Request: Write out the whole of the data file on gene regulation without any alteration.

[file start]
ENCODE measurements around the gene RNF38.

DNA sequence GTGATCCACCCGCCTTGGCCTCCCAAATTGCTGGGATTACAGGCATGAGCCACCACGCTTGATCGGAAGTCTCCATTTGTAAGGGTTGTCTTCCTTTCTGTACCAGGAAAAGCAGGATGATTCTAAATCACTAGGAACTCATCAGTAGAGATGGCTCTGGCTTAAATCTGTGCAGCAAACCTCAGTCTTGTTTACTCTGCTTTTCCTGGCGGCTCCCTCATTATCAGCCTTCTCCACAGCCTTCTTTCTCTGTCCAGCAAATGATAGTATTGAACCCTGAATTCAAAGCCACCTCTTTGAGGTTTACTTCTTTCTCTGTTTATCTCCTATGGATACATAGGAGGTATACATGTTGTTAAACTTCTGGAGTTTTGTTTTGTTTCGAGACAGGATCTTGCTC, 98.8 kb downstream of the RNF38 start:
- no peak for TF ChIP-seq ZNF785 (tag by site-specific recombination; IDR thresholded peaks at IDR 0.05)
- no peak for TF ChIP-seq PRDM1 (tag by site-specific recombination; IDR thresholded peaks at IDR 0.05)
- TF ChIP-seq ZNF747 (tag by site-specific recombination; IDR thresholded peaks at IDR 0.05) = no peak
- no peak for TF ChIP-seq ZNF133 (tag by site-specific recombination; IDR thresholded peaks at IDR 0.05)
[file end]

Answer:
ENCODE measurements around the gene RNF38.

DNA sequence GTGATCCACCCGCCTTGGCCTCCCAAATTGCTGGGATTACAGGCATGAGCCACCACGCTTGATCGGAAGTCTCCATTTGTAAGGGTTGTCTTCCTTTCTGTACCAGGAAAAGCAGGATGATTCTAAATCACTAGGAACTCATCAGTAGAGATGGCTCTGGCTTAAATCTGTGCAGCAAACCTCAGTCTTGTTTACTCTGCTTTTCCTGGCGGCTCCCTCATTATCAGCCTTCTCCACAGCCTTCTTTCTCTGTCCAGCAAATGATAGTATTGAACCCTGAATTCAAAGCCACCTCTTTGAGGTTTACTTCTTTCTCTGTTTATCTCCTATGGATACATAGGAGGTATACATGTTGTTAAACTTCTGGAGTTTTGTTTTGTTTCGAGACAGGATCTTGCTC, 98.8 kb downstream of the RNF38 start:
- no peak for TF ChIP-seq ZNF785 (tag by site-specific recombination; IDR thresholded peaks at IDR 0.05)
- no peak for TF ChIP-seq PRDM1 (tag by site-specific recombination; IDR thresholded peaks at IDR 0.05)
- TF ChIP-seq ZNF747 (tag by site-specific recombination; IDR thresholded peaks at IDR 0.05) = no peak
- no peak for TF ChIP-seq ZNF133 (tag by site-specific recombination; IDR thresholded peaks at IDR 0.05)